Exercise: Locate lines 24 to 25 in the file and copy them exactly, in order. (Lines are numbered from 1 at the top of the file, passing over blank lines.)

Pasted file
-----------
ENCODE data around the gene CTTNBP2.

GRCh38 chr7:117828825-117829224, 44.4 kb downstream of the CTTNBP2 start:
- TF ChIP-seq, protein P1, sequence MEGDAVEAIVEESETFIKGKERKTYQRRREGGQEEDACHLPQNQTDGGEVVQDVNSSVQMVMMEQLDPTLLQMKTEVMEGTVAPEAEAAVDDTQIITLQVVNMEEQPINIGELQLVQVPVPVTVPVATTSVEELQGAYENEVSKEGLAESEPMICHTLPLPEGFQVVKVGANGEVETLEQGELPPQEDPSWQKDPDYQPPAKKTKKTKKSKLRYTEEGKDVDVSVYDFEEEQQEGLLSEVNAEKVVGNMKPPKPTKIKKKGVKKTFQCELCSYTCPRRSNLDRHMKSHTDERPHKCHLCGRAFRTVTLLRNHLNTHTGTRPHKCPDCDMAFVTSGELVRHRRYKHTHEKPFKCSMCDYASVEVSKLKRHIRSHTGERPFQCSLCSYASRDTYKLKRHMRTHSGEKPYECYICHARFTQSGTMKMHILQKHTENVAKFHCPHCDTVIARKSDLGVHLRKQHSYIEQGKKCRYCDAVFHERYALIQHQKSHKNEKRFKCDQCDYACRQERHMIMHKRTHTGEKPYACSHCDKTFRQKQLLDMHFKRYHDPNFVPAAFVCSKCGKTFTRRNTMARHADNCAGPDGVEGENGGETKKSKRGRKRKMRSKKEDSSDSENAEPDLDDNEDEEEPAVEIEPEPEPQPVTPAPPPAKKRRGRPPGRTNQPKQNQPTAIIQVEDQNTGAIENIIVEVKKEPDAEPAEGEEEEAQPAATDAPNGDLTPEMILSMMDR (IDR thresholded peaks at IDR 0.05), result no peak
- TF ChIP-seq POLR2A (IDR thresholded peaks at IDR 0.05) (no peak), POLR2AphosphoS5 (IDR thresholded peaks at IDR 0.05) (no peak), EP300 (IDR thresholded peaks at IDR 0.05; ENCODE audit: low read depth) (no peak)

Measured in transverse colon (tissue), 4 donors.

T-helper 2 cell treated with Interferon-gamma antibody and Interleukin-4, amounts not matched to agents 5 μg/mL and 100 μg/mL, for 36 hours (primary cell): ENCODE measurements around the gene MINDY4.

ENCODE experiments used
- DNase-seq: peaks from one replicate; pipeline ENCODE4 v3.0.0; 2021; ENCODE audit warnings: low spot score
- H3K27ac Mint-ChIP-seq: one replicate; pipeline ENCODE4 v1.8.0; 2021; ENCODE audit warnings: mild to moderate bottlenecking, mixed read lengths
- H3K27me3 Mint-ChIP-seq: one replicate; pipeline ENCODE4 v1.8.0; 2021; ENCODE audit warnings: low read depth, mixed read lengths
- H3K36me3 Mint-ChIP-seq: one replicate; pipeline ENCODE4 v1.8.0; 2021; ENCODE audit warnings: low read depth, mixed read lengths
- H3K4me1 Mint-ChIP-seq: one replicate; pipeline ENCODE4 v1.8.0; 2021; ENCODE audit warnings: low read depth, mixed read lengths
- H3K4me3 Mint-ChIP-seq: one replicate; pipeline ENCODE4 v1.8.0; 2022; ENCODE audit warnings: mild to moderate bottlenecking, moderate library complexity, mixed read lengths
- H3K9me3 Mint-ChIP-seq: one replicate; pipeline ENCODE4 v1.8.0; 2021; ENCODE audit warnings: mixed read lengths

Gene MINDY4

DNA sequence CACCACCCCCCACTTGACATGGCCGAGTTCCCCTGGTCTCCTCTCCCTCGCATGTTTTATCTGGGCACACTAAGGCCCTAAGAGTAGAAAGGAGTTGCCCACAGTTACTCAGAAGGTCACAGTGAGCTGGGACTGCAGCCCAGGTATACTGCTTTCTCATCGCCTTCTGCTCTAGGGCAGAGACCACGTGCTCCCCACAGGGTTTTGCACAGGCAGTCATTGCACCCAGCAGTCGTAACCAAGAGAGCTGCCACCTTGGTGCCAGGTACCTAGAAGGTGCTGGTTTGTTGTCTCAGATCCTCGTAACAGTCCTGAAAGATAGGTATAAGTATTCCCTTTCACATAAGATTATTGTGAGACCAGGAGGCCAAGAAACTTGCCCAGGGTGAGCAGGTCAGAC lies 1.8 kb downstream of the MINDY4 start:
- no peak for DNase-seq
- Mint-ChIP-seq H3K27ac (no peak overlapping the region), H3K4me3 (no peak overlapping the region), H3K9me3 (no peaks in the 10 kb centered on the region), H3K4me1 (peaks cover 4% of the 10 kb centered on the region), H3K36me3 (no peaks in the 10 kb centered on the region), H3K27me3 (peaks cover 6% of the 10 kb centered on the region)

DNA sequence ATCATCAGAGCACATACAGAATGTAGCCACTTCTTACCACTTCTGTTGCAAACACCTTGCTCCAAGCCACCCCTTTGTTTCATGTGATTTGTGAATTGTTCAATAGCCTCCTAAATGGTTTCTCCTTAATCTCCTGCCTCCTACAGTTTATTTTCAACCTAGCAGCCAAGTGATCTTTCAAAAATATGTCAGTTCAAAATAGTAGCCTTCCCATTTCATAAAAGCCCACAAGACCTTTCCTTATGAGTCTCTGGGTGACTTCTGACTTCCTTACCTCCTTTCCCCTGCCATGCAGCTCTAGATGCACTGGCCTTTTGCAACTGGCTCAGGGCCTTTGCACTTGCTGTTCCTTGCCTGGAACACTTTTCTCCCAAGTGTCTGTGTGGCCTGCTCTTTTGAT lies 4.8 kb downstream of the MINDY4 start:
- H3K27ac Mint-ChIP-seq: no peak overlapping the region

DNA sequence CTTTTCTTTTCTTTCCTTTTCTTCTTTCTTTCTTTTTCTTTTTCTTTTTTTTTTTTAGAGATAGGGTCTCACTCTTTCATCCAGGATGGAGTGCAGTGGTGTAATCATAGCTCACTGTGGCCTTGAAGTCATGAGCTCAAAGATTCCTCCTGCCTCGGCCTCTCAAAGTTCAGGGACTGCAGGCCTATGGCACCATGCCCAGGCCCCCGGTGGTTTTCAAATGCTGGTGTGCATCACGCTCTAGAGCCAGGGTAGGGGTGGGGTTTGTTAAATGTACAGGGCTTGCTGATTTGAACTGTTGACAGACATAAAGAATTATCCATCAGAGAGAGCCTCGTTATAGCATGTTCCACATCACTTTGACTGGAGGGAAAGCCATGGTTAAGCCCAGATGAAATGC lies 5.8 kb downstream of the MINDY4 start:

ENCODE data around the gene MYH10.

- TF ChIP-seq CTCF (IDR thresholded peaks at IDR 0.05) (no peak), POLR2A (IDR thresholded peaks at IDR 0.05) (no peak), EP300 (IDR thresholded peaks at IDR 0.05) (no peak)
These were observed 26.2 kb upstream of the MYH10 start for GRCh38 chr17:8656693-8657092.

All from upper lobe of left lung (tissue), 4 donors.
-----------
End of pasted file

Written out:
These were observed 26.2 kb upstream of the MYH10 start for GRCh38 chr17:8656693-8657092.

All from upper lobe of left lung (tissue), 4 donors.